“We do a lot of multi-tasking,” laughed Lisa. “We’ll be going through the fields doing physical work and talking about what needs to get done in the office.” 

Last year the Kirks decided to get into raising hemp—a close relative of hops. In fact, cannabis and hops are cousins in the taxonomic family Cannabaceae. 

When they raised hemp in 2018, the Kirks did it on their own. In 2019 however, they decided to hook up with Fusion CBD as a contract farm for 25 acres.

Farming With Fusion CBD

“It has been really great working with Fusion CBD and Adam,” said Julie Kirk. “We have not had to go out of pocket one penny for all the hemp that we have planted with Fusion on a contract basis. It has helped a lot.” 

In addition, Julie and Lisa appreciate all of the knowledge that Fusion brings to the table. 

“We like to do things right,” said Julie. So she and Lisa have done tons of research and visiting with other farmers and people in the industry.

 As part of their learning process, the two women attend hemp industry conferences. 

“We want to be very knowledgeable,” said Julie. “We are aggressively trying to learn.”


The Kirk Hop and CBD Hemp Farm – A Family Affair

There are four generations of Kirk Farmers out in the field these days. They work side-by-side with their workers on the farm. 

“We are lucky to have a lot of help,” said Julie. 

The family farmers include Julie and her husband Richard, their son Lester, and their daughter Emily. Then there is Julie’s sister-in-law Lisa and Lisa’s daughter Makenzie. 

Julie’s grandchildren (Lester’s kids) are 5 and 6 years old. They may not be doing a lot of work yet, but they on the farm anyway soaking it all in. If they chose to go into farming, they will be the sixth generation of Kirk farmers along with Emily’s 5-month old (who is not running around the farm yet!)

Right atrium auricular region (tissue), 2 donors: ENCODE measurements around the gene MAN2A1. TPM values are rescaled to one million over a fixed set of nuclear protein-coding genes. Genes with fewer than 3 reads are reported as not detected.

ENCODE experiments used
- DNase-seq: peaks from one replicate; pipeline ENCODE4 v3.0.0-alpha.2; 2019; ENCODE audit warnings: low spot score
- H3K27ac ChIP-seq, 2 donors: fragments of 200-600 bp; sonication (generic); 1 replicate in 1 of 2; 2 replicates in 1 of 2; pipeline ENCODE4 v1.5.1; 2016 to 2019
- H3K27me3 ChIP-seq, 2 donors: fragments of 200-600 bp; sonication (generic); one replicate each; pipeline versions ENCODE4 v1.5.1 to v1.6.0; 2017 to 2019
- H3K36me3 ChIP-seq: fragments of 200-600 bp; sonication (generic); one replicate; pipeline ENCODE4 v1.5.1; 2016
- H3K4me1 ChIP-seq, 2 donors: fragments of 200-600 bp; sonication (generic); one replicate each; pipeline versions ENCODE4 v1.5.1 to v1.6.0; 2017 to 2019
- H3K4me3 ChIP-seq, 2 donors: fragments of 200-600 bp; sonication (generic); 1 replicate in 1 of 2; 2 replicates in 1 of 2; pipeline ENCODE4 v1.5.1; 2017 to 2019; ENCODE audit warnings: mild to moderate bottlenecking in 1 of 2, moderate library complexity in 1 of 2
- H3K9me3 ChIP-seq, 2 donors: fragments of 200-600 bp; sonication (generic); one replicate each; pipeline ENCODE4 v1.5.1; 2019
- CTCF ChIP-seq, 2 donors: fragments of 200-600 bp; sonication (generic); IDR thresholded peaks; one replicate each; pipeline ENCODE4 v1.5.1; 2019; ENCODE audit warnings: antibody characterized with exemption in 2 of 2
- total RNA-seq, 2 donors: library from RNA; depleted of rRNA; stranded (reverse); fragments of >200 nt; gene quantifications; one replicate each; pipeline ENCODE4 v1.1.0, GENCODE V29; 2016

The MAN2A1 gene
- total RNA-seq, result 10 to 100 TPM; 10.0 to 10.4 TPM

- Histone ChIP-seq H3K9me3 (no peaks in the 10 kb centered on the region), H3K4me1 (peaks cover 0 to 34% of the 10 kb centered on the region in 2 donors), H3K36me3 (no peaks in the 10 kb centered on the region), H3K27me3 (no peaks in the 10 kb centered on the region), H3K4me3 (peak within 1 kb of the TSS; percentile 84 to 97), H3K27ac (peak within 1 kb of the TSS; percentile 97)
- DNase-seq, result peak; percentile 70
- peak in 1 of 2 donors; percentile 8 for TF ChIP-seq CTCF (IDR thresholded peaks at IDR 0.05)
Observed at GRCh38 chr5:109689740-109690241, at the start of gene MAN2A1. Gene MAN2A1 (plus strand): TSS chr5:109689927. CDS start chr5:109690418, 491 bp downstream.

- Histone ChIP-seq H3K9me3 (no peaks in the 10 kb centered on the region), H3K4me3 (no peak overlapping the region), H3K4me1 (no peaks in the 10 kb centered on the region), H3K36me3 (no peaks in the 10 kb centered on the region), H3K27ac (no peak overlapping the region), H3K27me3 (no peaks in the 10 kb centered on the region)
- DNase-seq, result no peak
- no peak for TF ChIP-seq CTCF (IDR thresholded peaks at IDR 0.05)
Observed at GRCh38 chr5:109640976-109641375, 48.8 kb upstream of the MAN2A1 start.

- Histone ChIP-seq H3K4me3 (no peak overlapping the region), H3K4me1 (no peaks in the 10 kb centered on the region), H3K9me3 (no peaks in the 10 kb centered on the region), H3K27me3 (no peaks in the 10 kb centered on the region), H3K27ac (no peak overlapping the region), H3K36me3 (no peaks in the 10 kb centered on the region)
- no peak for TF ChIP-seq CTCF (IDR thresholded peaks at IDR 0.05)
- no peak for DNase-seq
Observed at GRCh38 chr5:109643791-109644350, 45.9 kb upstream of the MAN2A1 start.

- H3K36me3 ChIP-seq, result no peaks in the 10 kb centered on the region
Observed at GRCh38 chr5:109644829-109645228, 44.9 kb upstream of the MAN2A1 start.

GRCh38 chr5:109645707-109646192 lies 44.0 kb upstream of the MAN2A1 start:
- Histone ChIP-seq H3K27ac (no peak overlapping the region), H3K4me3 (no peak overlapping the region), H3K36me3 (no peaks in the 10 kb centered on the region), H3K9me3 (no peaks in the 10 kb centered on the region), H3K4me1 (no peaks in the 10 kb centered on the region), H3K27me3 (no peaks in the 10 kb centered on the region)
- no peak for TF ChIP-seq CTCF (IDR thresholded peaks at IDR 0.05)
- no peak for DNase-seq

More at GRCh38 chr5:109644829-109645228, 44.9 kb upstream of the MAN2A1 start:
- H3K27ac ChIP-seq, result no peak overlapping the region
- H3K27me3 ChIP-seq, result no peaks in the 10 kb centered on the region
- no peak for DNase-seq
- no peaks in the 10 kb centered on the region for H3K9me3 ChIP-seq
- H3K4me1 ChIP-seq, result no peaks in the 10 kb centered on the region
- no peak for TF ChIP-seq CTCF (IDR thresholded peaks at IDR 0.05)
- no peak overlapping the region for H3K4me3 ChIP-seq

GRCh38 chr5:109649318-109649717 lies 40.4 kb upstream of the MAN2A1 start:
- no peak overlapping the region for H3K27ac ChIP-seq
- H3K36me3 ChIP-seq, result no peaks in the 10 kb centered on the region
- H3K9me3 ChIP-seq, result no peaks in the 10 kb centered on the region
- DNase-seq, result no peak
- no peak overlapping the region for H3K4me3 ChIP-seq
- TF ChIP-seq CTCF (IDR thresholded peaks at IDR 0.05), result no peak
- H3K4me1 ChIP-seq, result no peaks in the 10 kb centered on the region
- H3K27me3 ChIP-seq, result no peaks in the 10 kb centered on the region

And finally, Richard’s 89-year-old father Dick, who lives right across the street, can be found riding a tractor and pitching in. 

The Kirks put in their hemp crops on June 1. Hops, unlike hemp, is actually a perennial, so does not have to be planted each year. Then on August 15 (depending on the weather), they begin to harvest hops. 

“Harvesting hops takes about 30 days,” said Julie. “And then we start harvesting hemp.” 

Julie and Lisa talked about the harvesting process. 

“We actually do two passes to the field,” said Jule. “In the first pass, we harvest the top colas—the big “glory” at the top of the plant . Then we hang them to dry for 7-10 days.” They are what is used for the production of smokable CBD Hemp. 

“In our second pass, we harvest the biomass which is used for extraction,” she went on to explain. “The biomass is where the CBD oil comes from.” 

“Last year we only had one day off between harvesting hops and harvesting hemp,” Lisa chimed in. “This year we are hoping for a week.”

Once harvest starts, workdays are 16 hours long—for two months. But even now, because they are so interested in learning and expanding, Julie and Lisa and the entire team put in 10-12 hour days regularly.


Want to be a Fusion CBD Contract Farmer? Here is what you need!